Brown mustard (UK), Grocer’s mustard
French: moutarde noire
German: Schwarzer Senf
Italian: senape nera
Spanish: mostaza negra
Chinese: Banarsi rai, rai, kurva teil (oil)
Indian: Banarsi rai, rai, kurva teil (oil)
Japanese: karashi
Malay: diji savi
Singhalese: abba

Indian Mustard
French: moutarde de Chine
German: Indischer Senf
Italian: senape Indiana
Spanish: mostaza India
Indian: kimcea, Phari rai, rai

Mustard plant is one of a few plant species that are found in various countries.
Their mustard seeds are helpful in cooking. Mustard seeds are grinded and mixed with water and transformed into a seasoning. From mustard seeds we may extract mustard oil that is very advantageous. The seeds are about 2 mm in diameter, and may be colored from yellowish white to black. The seeds may come from three types of plants: black mustard, brown or Indian mustard, and white or yellow mustard. Mustard grows well in temperate regions. The main producers of mustard seeds embrace Hungary, Great Britain, India, Canada and the United States.

Black mustard (Brassica nigra) is a round hard seed, varying in colour from dark brown to black, smaller and much more sharp than the white.
The plant itself can grow from 2 to 8 feet tall with inflorescence of small yellow flowers. Its leaves are covered in small hairs. The leaves can fade on hot days, but recover at night. Like all seeds, mustard seeds contain considerable amounts of fatty oil (30%) that is widely used for cooking in India.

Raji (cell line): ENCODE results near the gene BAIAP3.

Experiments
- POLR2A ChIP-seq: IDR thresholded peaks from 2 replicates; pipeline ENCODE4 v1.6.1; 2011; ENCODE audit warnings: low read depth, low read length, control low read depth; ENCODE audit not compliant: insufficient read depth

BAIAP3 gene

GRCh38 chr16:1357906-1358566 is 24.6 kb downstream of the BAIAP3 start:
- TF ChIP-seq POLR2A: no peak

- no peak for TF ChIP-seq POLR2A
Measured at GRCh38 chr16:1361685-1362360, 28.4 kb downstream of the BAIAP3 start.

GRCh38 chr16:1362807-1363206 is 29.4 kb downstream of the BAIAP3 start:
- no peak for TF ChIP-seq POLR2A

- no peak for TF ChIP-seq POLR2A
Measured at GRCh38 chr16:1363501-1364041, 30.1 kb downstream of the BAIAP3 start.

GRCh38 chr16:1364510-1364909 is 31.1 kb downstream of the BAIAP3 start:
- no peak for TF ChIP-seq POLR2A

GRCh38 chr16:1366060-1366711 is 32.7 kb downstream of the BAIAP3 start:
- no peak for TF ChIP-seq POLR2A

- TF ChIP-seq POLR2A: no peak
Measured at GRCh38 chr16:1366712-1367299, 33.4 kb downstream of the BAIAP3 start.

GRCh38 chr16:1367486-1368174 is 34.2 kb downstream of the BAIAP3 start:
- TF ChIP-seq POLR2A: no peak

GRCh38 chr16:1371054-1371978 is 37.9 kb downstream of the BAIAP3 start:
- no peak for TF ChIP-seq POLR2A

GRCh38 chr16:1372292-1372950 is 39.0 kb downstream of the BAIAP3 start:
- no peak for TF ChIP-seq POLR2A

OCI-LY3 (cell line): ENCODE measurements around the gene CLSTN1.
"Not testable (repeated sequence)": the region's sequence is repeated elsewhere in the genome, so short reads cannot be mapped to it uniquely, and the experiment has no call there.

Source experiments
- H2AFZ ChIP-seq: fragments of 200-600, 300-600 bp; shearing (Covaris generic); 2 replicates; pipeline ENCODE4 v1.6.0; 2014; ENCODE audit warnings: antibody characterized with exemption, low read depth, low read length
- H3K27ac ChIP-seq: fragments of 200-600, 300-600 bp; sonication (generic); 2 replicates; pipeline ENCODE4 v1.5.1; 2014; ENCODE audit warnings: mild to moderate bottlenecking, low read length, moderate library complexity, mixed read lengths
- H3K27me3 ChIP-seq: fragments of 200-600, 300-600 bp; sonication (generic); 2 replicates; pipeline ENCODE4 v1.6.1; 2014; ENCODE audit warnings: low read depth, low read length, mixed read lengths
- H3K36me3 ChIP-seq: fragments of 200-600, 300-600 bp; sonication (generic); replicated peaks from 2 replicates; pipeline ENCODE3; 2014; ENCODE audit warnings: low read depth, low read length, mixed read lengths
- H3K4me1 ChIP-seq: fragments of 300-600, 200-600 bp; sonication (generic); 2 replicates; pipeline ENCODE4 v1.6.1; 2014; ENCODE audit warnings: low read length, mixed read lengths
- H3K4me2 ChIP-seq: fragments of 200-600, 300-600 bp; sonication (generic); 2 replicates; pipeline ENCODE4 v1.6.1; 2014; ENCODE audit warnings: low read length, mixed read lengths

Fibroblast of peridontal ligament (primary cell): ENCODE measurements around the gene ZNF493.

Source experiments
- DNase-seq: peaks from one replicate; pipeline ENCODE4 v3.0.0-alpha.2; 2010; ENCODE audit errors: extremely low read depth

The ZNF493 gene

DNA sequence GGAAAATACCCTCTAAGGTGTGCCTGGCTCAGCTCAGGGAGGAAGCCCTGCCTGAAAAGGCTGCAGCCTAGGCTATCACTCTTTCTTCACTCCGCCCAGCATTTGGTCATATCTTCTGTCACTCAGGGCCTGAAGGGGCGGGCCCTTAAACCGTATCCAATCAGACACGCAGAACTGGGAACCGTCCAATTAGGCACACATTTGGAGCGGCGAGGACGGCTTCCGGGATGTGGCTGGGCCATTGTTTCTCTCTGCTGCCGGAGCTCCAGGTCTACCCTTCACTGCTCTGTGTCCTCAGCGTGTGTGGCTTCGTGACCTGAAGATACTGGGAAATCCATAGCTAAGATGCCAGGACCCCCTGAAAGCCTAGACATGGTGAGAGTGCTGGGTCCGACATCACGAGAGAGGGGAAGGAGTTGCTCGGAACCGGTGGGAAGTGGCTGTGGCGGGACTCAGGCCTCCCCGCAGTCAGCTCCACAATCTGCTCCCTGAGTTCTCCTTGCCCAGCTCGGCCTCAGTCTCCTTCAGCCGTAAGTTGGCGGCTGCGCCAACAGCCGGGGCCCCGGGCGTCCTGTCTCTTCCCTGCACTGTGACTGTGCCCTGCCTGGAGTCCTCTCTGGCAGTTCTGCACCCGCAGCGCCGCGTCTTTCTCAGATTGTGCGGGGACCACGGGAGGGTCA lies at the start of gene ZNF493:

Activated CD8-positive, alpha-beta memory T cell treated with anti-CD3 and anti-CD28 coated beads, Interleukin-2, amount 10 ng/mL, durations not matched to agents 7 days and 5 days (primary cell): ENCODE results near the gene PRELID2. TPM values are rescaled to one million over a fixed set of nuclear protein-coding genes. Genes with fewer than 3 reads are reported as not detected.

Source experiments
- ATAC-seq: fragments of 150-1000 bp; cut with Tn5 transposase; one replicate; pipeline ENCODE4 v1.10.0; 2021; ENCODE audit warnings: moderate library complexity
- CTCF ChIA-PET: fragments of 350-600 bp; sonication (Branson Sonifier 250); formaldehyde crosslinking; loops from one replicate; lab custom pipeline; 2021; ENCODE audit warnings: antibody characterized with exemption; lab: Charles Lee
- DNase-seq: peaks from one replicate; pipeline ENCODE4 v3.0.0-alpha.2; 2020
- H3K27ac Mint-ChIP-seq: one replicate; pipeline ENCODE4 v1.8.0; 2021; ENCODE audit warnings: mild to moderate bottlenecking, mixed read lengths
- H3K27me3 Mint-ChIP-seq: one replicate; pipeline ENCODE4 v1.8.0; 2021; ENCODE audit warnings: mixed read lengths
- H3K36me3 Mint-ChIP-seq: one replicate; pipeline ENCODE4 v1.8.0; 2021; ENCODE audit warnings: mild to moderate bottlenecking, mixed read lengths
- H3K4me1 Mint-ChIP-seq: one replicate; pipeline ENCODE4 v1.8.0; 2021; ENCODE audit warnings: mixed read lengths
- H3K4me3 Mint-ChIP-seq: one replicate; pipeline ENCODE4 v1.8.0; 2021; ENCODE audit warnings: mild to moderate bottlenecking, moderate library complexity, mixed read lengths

Brown (Indian) mustard
(Brassica juncea) is an annual plant  in the mustard family, having yellow flowers, petiolate leaves, and oil-rich seeds. Brown Mustard is similar in size to the black one and vary in colour from light to dark brown. It is more sharp than the white, but less than the black. Brown Mustard (Brassica juncea) is similar in size to the black variety and vary in colour from light to dark brown. It is more pungent than the white, less than the black.
Like all seeds, brown mustard seeds contain large amounts of oil.

White Mustard (Brassica alba or Brassica hirta) is a round hard seed, beige or straw coloured. Its light outer skin is removed before sale. With its milder flavour and good preservative qualities, this is the one that is most commonly used in ballpark mustard and in pickling.
It is a plant that grows to between 80 and 150 cm in height. Its yellow flowers are larger as well as its seed which is coloured in pale yellow. The seed is quite bitter and much less pungent.
Yellow mustard seeds may be used to spice any dish. They can also be used to extract mustard oil. They can be ground into a flour and combined with other ingredients to make the seasoning mustard.
Yellow mustard seed, the mildest of the three types, is appropriate for a broad range of applications, such as dry milling for flour, wet milling for mustard pastes, and whole ground seed for spice mixes, meat processing, and other food products. The oil content of yellow mustard seed is the lowest of the three types of mustard at about 27%.

Seeds of mustard (industrial raw material) GOST 9159-71 in russian

Moisture max 12 pct
Oilseeds Admixture  max 6 pct
Foreign matter max 2 pct
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